Fans Celebrate Chuck Brown's 'Beautiful Life'
Sam P.K. Collins | 9/3/2014, 3 p.m.
Guitarist and singer Chuck Brown created a sound indigenous to the District of Columbia and kept countless crowds grooving to it for more than four decades. With the release of his newest studio album, fans have another chance to honor and remember the man known as the “Godfather of Go-Go” two years after his death.
Brown’s latest and final LP, “A Beautiful Life,” includes three original songs from the Chuck Brown Band and guest appearances from R&B artists Raheem DeVaughn and Faith Evans. Rapper Wale is also featured. Veteran music producers James McKinney and Chucky Thompson contributed to the nine-track project, which has been in the works since 2011.
Tom Goldfogle, Brown’s manager from 2004 until his death, said “A Beautiful Life” showcases the go-go legend’s mastery of various music genres, including R&B, funk and gospel.
“This project is as eclectic as Chuck was,” said Goldfogle, 55. “We made sure this album was up to his standards. We wanted to give it that Chuck feel. The song selection shows his positive outlook on life. Chucky Thompson put elements into the album that [help] the Chuck Brown Band move go-go forward as a genre. Hopefully, fans [will] embrace this album and feel that this is a good reflection of the music [Chuck Brown] created.”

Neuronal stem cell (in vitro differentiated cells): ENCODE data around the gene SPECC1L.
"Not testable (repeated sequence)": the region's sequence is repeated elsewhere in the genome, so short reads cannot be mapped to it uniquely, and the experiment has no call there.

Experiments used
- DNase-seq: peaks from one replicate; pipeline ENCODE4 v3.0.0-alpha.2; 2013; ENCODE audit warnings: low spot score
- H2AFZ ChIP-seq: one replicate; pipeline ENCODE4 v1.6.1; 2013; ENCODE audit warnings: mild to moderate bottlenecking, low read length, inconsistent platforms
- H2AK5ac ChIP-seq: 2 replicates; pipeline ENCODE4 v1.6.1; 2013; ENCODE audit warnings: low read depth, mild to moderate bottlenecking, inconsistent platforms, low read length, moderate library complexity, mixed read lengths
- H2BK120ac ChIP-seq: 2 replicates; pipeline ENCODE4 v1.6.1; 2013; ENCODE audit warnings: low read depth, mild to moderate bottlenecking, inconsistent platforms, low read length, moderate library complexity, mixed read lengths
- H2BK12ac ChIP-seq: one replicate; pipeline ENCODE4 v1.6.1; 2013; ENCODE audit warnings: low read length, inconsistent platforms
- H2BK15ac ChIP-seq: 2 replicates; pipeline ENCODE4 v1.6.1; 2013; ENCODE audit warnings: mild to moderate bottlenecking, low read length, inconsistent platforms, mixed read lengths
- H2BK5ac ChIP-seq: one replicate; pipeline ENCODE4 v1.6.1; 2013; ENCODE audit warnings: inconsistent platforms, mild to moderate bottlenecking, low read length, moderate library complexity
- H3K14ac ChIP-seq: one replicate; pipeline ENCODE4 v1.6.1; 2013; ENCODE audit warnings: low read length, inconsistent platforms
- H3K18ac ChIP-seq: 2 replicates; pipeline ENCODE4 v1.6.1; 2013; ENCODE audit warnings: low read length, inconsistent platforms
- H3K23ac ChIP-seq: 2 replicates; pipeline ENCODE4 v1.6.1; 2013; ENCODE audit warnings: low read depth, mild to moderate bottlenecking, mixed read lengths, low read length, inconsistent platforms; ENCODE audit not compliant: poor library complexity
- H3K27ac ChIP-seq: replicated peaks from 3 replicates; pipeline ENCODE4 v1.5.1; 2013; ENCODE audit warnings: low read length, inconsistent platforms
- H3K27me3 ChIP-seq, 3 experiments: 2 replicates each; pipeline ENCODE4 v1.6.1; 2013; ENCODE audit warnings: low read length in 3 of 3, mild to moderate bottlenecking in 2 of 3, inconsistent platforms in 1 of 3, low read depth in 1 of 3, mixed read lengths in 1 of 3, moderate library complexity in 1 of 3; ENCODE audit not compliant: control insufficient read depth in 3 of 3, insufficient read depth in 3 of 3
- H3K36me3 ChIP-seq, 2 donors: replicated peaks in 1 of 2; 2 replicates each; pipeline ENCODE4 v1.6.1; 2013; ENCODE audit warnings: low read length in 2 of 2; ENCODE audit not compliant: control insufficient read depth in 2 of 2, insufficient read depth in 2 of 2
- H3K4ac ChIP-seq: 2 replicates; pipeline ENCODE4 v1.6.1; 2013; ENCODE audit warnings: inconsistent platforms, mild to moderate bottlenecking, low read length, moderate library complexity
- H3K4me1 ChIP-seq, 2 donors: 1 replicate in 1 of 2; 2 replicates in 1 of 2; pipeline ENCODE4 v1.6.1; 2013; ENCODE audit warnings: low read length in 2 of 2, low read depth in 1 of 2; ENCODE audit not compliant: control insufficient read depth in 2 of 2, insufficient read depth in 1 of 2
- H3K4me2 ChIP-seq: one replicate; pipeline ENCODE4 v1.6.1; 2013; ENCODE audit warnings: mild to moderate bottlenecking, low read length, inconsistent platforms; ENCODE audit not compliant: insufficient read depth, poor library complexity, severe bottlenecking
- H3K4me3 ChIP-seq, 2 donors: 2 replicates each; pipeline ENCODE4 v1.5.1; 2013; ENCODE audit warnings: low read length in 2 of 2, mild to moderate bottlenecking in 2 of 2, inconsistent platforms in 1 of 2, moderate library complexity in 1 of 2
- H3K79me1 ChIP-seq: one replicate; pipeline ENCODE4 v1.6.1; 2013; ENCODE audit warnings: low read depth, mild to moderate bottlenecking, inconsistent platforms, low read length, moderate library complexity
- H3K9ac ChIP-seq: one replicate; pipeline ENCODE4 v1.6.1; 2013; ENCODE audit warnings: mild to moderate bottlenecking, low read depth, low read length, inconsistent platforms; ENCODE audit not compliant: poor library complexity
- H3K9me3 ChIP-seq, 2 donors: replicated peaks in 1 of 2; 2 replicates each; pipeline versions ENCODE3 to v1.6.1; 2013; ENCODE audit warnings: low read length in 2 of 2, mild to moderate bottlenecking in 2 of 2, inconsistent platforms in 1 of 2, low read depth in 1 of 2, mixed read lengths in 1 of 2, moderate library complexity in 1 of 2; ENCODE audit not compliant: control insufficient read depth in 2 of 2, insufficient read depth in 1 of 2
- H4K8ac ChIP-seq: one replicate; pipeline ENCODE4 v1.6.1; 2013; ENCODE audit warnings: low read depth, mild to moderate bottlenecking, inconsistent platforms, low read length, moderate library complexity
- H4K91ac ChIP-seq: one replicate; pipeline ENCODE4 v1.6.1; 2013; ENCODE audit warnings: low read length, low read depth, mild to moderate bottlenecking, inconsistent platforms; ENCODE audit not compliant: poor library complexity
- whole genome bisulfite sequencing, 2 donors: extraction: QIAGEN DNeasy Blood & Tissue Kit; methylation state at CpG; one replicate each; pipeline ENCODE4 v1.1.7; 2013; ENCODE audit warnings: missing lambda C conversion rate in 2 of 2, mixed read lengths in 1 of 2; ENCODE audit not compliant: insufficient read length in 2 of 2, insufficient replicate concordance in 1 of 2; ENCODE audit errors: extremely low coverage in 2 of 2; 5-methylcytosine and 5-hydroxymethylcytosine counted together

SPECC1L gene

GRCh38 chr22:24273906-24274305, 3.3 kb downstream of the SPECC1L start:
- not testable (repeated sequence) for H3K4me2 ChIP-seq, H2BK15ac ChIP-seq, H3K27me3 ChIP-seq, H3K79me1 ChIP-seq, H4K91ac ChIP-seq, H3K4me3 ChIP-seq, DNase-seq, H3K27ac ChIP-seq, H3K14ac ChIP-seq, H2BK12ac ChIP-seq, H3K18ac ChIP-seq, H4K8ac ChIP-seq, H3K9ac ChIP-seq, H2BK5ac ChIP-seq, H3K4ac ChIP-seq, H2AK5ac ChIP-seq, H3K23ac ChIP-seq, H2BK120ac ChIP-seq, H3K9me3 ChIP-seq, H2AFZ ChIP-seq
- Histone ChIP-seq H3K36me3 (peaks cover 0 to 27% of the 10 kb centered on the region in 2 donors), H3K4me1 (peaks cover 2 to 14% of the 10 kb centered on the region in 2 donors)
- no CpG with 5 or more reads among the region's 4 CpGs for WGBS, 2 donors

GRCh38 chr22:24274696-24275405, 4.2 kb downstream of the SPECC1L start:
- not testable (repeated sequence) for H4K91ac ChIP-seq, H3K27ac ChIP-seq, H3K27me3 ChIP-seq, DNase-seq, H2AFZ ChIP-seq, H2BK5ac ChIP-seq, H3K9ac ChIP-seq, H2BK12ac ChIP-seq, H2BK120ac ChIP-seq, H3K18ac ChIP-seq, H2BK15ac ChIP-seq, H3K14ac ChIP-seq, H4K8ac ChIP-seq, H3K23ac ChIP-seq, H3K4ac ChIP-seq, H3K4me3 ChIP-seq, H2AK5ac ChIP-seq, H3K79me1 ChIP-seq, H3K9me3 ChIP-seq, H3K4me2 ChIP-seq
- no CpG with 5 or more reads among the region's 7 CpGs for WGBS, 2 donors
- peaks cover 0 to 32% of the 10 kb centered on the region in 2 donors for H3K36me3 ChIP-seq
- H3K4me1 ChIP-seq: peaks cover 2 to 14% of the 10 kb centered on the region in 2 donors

Brown is credited with inventing go-go music, a subgenre of funk, while he was a member of Los Latinos, a 1960s Latin band. He combined elements of blues, jazz and soul, along with African rhythms, then topped the music with covers of top 40 hits. He engaged audiences using his trademark call-and-response technique.
In the mid-1970s, Brown formed his own band, the Soul Searchers. The group’s 1978 song, “Bustin’ Loose,” rose to the number one spot on the Billboard charts. For the next 34 years, Brown toured the country and world, delighting audiences with a host of hits that included “We Need Some Money,” “Go-Go Swing,” “Wind Me Up, Chuck” and “Chuck Baby.”
Brown received his first and only Grammy nomination in 2011 for “Love,” a Chucky Thompson-produced song he recorded featuring R&B diva Jill Scott and bass guitar legend Marcus Miller. Even as a septuagenarian, Brown continued to perform before live audiences, drawing fans who ranged from teenagers to men and women well past retirement age. His death in May 2012 at age 75 sent shockwaves through the music world, especially among go-go enthusiasts.
“A Beautiful Life,” the last song Brown recorded and the title track on his album, served as an ode to his craft.
“We want the fans to understand how much [Chuck Brown] loved music,” said Brown’s daughter, Takesa “KK” Donelson, 34, lead rapper of the Chuck Brown Band.
“This album makes you love music. My father’s death made me step my game up and work harder because he definitely wanted us to keep his music alive. When he died, we had some pretty big shoes to fill. These days, we just give it our all,” Donelson said.
Ardent go-go fan Sandy Jones said she couldn’t wait to purchase “A Beautiful Life” after repeatedly hearing about the album on the radio in the weeks leading up to its Aug. 19 release. Jones recounted first seeing Brown perform in the early 1980s during an event at Theodore Roosevelt Senior High School in Northwest Washington, an experience she said turned her into a lifelong Chuck Brown fan.